Anyone who has spent a significant amount of time on a rowing team will appreciate the animus behind the newly revised edition of the 2009 book "Ever True: The History of Brown Crew" (Brown University Sports Foundation, 2010); it's a true labor of love by people who feel deeply about the team. The book, co-written by Artemis Joukowsky, Brown Chancellor Emeritus, authors Harold Ambler and David Philips, and alumni oarspeople Christian Albert and Marcia Hooper, is a lucid, engaging history of the sport of rowing at Brown University and offers insight into the growth and personalities that have shaped 'Bruno' until the present day.
The tome is bearish (pun intended, and used without regrets!) at 650 pages; in addition to straight-up narrative and reportage, and sidebar reflections by both alumni and notable figures from throughout the rowing world addressing the role and impact of Brown on the greater world of rowing, the authors have included at the end of the book a near-exhaustive compendium of every known result of every race rowed by the Brown Men since 1859 and the Brown Women since 1974, as well as rosters of all members of the Brown Men's and Women's teams from times primeval through the classes of 2010.
This completeness can appear overwhelming, but the addition of the race results are kind of fun; for modern day, stats-obsessed rowing junkies, it adds to the feel of the book to be able to find the results of the 1875 Varsity Six (sic) race at the "Rowing Association of American Colleges" regatta; indeed, the inclusion of the results places the book squarely among the more comprehensive histories of the sport.
What is surprising to learn from this book, given Brown's modern day status as one of the elite teams at the collegiate level, is that the teams' historical origins are actually very humble if you compare them to most other Ivy League schools, or indeed most historical rowing powerhouses. Brown started a boat club in 1859, catching the "first wave," if you will, of college boat club foundings, then the team petered out after 1885, rowing exactly one race between then and 1949, when Brown's modern rowing team came into being.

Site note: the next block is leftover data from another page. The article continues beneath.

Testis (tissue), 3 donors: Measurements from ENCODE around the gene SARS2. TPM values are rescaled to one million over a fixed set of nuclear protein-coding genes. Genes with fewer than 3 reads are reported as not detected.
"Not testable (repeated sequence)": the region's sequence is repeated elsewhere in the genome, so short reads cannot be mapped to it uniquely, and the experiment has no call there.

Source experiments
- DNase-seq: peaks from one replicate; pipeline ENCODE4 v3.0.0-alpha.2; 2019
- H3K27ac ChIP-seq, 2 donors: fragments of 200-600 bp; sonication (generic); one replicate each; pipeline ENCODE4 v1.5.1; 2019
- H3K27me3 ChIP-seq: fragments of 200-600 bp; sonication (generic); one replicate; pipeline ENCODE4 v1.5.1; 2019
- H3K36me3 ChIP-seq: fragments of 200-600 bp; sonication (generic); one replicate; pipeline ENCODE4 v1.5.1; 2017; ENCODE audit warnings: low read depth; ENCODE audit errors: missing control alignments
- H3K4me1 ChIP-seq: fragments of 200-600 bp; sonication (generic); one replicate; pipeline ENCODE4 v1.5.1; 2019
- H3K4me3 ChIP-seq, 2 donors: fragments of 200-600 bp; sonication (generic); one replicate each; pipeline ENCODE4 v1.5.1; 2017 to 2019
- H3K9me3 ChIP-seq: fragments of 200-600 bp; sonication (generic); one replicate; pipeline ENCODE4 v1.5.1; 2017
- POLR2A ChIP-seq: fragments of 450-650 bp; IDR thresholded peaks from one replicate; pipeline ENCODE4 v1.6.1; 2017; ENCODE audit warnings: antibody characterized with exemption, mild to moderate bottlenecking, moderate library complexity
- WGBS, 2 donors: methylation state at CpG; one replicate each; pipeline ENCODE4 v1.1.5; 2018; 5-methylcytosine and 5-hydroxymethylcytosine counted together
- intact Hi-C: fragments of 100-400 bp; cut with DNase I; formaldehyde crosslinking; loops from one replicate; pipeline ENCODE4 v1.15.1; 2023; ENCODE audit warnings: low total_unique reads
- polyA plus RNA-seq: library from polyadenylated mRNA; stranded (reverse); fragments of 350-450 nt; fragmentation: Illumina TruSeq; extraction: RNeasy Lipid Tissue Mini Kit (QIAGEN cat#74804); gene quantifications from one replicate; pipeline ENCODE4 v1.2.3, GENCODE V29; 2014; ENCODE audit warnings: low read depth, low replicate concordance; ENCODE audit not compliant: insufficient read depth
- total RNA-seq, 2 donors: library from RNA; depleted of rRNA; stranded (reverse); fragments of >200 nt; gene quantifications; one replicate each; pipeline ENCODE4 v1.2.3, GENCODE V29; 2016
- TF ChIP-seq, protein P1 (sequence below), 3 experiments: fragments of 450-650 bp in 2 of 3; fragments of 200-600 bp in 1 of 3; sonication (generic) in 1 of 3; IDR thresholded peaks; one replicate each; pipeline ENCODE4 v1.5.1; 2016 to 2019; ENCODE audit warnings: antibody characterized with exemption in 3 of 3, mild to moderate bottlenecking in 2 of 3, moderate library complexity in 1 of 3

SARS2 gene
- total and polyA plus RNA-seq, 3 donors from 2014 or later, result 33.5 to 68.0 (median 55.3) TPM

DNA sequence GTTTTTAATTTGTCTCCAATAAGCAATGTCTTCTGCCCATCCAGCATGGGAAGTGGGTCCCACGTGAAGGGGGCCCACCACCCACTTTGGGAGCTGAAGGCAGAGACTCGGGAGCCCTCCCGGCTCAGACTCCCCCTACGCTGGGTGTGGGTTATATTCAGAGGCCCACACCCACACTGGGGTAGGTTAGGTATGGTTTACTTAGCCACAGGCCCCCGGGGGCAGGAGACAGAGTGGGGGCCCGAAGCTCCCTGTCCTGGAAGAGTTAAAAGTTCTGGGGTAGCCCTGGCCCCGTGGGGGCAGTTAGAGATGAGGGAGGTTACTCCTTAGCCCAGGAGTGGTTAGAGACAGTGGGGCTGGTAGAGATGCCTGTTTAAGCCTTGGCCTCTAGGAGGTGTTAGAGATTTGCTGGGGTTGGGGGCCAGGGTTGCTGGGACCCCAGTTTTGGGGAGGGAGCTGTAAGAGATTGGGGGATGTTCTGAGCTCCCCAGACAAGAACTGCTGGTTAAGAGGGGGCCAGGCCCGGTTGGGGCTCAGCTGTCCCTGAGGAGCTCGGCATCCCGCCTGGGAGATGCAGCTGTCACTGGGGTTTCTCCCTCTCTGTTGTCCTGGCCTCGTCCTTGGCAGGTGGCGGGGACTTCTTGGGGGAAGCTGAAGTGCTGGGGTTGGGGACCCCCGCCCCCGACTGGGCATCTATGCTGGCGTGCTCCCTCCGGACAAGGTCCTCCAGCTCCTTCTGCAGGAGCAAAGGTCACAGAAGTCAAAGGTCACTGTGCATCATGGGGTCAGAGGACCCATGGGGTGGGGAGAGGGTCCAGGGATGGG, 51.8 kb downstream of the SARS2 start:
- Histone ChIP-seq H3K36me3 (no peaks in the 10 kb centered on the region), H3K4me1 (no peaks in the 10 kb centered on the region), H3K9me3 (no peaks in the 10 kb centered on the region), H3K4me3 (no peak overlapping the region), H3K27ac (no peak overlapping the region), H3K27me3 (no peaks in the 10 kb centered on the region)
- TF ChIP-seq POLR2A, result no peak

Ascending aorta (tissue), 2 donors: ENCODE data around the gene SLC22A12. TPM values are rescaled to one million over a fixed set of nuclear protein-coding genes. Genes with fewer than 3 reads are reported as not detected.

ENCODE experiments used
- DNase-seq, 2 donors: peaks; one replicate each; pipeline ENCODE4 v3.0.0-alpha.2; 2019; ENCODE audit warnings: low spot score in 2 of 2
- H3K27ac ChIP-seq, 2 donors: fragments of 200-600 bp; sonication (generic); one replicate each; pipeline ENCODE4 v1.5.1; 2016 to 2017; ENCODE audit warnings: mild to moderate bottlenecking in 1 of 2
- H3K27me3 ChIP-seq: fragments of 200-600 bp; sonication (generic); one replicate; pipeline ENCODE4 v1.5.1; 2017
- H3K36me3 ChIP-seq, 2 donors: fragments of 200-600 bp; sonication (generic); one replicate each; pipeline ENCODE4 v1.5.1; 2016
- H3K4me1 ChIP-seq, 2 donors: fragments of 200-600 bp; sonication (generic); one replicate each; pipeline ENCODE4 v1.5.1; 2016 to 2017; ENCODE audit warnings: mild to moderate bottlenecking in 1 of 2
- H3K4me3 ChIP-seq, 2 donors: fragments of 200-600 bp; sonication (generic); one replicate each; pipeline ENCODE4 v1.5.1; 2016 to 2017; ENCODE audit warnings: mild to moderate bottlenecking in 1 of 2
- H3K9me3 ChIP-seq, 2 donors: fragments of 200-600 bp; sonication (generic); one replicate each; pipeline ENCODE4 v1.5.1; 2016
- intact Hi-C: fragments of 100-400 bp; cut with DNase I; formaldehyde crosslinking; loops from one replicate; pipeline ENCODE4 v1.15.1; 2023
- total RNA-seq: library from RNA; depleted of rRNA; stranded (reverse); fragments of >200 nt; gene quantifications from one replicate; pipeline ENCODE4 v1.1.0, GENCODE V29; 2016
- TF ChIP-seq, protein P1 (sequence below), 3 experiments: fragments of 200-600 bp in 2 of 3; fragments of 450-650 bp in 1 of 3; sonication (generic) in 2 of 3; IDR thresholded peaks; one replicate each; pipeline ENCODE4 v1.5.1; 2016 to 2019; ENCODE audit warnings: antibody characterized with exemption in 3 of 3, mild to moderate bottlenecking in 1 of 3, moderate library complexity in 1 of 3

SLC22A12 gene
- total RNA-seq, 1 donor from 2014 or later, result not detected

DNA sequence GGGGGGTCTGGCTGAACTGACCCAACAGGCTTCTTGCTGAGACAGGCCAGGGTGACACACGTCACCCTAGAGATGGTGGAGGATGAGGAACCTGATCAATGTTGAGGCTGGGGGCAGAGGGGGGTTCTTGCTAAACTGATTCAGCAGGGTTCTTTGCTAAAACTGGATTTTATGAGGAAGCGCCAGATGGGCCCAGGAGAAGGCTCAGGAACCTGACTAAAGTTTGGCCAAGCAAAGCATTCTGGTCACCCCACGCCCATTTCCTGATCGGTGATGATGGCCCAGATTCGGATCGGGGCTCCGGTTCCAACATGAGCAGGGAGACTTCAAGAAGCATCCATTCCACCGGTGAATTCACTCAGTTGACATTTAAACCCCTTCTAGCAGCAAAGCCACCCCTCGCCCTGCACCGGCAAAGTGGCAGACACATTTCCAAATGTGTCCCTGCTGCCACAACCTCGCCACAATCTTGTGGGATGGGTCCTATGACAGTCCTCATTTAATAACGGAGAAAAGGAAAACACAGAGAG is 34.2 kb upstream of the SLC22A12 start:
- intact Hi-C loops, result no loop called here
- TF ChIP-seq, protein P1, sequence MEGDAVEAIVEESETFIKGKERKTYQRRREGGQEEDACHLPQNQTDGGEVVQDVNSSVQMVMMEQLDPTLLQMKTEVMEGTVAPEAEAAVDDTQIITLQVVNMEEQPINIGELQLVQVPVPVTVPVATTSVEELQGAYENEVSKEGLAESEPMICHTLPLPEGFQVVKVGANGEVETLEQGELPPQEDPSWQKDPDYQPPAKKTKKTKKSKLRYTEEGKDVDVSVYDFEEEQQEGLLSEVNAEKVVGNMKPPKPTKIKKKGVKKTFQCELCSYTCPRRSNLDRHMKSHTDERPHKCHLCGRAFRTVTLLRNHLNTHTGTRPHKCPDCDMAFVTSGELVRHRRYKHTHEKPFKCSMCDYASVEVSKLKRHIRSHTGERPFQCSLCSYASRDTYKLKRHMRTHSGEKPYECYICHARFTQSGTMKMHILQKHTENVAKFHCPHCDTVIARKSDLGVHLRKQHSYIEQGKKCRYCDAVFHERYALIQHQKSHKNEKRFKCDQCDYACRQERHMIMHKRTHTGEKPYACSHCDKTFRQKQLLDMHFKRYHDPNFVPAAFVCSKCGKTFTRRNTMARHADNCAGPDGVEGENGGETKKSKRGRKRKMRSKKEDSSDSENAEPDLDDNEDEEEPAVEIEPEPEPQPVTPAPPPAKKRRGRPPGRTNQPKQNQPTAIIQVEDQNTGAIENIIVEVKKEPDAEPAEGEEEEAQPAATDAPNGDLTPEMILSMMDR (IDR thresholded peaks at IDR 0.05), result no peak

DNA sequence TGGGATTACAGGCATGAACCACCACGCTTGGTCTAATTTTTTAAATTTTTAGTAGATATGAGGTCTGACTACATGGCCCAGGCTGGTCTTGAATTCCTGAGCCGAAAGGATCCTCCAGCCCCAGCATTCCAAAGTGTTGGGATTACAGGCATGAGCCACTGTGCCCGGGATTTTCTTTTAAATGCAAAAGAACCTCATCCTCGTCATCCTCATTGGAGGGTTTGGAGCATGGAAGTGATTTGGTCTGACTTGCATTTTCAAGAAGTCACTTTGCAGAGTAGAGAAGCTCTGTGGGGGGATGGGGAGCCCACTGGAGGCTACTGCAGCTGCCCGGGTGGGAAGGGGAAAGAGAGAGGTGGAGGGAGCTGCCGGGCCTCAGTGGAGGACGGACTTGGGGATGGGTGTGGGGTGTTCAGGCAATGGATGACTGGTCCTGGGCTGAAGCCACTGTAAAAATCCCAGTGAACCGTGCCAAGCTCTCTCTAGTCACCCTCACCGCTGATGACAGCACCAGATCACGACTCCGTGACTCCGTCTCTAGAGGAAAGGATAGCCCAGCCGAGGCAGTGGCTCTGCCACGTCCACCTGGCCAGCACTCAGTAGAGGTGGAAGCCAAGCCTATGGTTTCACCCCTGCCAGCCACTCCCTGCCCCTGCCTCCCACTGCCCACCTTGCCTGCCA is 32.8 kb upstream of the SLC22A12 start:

The harrowing tale of the restart of Brown Crew would probably be familiar to many teams that have struggled to get going. The story starts with two freshmen in 1947, James Donaldson and Harlan Bartlett. Both rowed at prep schools, and contrive to get a rowing team going at Brown again. Donaldson and Bartlett arrange for a meeting with Brown's president, Henry Wriston, to discuss reconstituting crew at Brown:
"According to Bartlett, he told them that rowing would become a University-sanctioned sport at Brown 'over his dead body.'"
Like so many other pioneers in modern rowing, Donaldson and Bartlett can't and don't take this unequivocal "NO" for an answer; they receive permission to start a club team, pool funds, purchase used eights (transporting them to Rhode Island on top of passenger cars; luckily the book has a photo of this fantastic rig), and pick up steam.
In 1961, Brown accorded crew Varsity status and hired Vic Michalson, a former University of Washington oarsman and ex-Syracuse coach to oversee the next chapter of Brown crew. The book is terrific on the Michalson era at Brown, and illuminates the contributions of one of the seemingly lesser-known "great men" within the sport.
Unlike most of the Ivy rowing programs with longer traditions than Brown, the constant with all changes and upheavals within the history of Brown Crew seemingly revolve around one thing: money. As the university contemplated adding a women's team in 1973, Michalson, who was still grinding away at solidifying the fiscal foundations of the men's team and had resisted adding a lightweight men's team for financial reasons, initially resisted the addition of the women's program as well. However, through the efforts of Associate Athletic Director Arlene Gorton (another extraordinary individual we meet more fully through the book), Brown Women's Crew becomes a reality within the ferment of the early 70s.
"Ever True" also does a fine job addressing the intellectual tradition at Brown, and locates the personalities of the oarsmen and oarswomen in this context; in addition to the writing, the documentary evidence of photos and documents within the book (which is superb throughout) captures this too; a photo of a Brown Men's boat at the 1970 Eastern Sprints, wearing shirts with huge "Peace" symbols in solidarity with students striking after Kent State makes this point explicitly.
As we approach modernity, the book takes us through the Steve Gladstone, Scott Roop and Paul Cooke eras, fantastically successful times for Brown Men's Crew, and the beginnings of the Murphy era for Brown Women's Crew. As is the case throughout, oarsmen and women reflect, alongside their coaches, on the work and the meaning of that work, for the team. (The book also includes, as mentioned above, a series of sidebars by rowing "heavyweights," Mike Teti, Harry Parker, Radcliffe coach Liz O'Leary and others not directly affiliated with Brown, who offer their own comments about Brown Crew; while these sidebars are insightful, they don't add as much to the book as the recollections of those who were "there," in this reviewers opinion.)
In all, "Ever True" wins as both a history with a tight focus (Brown Crew) and the wider lens of the growth of modern rowing as experienced by Brown. Today, Brown Crew seems like it has always been there, and one of the great strengths of this particular book is to illustrate how, even in the Ivy League, rowing hasn't always been the great no-brainer everyone assumes it to be. "Ever True" is a wonderful example of people who are proud of their team's accomplishments taking careful custody of their program history, and sharing it with a wider audience.
"Ever True" can be purchased from the Brown University bookstore in the US, or Richard Way booksellers (UK) elsewhere in the world.